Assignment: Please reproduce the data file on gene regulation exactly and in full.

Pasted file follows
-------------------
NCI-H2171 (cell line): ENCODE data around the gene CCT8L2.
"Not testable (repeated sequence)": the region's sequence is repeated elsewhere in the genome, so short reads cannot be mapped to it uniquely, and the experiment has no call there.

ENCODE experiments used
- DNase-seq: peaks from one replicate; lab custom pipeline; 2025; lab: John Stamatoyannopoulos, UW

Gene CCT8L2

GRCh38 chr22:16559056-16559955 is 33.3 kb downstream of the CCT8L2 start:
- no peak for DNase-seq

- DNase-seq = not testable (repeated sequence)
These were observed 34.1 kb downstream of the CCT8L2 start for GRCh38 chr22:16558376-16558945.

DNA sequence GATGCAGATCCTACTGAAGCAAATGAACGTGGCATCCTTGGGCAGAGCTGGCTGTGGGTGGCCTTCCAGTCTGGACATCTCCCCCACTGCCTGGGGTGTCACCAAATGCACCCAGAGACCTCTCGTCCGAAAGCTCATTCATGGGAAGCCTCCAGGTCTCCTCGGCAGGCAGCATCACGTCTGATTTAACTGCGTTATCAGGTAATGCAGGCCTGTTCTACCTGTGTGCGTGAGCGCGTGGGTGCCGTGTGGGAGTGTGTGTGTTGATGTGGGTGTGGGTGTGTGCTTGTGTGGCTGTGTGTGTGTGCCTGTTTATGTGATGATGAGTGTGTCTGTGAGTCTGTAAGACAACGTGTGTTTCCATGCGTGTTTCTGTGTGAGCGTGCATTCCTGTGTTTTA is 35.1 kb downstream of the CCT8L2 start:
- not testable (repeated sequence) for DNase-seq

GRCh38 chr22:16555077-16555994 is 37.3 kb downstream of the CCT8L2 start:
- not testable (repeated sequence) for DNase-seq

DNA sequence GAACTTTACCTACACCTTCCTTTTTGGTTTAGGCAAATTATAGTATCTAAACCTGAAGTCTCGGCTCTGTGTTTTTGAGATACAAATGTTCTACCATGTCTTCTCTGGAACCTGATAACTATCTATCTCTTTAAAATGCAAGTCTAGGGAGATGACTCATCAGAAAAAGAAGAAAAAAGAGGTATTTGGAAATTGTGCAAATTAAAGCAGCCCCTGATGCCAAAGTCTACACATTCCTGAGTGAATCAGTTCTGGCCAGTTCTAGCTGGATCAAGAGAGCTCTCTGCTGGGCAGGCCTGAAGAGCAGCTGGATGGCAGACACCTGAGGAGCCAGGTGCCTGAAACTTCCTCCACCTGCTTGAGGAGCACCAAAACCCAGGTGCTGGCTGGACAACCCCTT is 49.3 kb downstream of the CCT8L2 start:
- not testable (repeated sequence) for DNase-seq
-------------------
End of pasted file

NCI-H2171 (cell line): ENCODE data around the gene CCT8L2.
"Not testable (repeated sequence)": the region's sequence is repeated elsewhere in the genome, so short reads cannot be mapped to it uniquely, and the experiment has no call there.

ENCODE experiments used
- DNase-seq: peaks from one replicate; lab custom pipeline; 2025; lab: John Stamatoyannopoulos, UW

Gene CCT8L2

GRCh38 chr22:16559056-16559955 is 33.3 kb downstream of the CCT8L2 start:
- no peak for DNase-seq

- DNase-seq = not testable (repeated sequence)
These were observed 34.1 kb downstream of the CCT8L2 start for GRCh38 chr22:16558376-16558945.

DNA sequence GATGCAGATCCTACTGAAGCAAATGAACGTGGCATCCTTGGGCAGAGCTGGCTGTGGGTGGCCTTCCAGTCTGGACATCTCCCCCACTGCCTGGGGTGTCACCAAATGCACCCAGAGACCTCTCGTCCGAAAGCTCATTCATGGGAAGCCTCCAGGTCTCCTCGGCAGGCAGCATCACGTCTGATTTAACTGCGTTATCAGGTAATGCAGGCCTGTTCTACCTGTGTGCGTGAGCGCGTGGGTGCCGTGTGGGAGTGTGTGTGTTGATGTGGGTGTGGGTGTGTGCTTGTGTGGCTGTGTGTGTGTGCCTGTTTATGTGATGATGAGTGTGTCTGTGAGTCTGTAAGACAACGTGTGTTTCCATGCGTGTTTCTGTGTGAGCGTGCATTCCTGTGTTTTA is 35.1 kb downstream of the CCT8L2 start:
- not testable (repeated sequence) for DNase-seq

GRCh38 chr22:16555077-16555994 is 37.3 kb downstream of the CCT8L2 start:
- not testable (repeated sequence) for DNase-seq

DNA sequence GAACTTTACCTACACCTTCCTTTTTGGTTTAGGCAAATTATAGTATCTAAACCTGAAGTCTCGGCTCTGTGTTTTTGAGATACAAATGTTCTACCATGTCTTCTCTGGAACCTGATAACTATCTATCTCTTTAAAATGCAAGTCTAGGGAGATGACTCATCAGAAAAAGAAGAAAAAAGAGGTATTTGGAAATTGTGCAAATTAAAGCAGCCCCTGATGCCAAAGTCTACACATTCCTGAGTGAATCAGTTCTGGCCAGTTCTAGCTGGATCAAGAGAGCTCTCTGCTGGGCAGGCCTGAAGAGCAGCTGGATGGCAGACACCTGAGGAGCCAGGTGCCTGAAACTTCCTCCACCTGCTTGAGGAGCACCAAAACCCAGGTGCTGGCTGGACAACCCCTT is 49.3 kb downstream of the CCT8L2 start:
- not testable (repeated sequence) for DNase-seq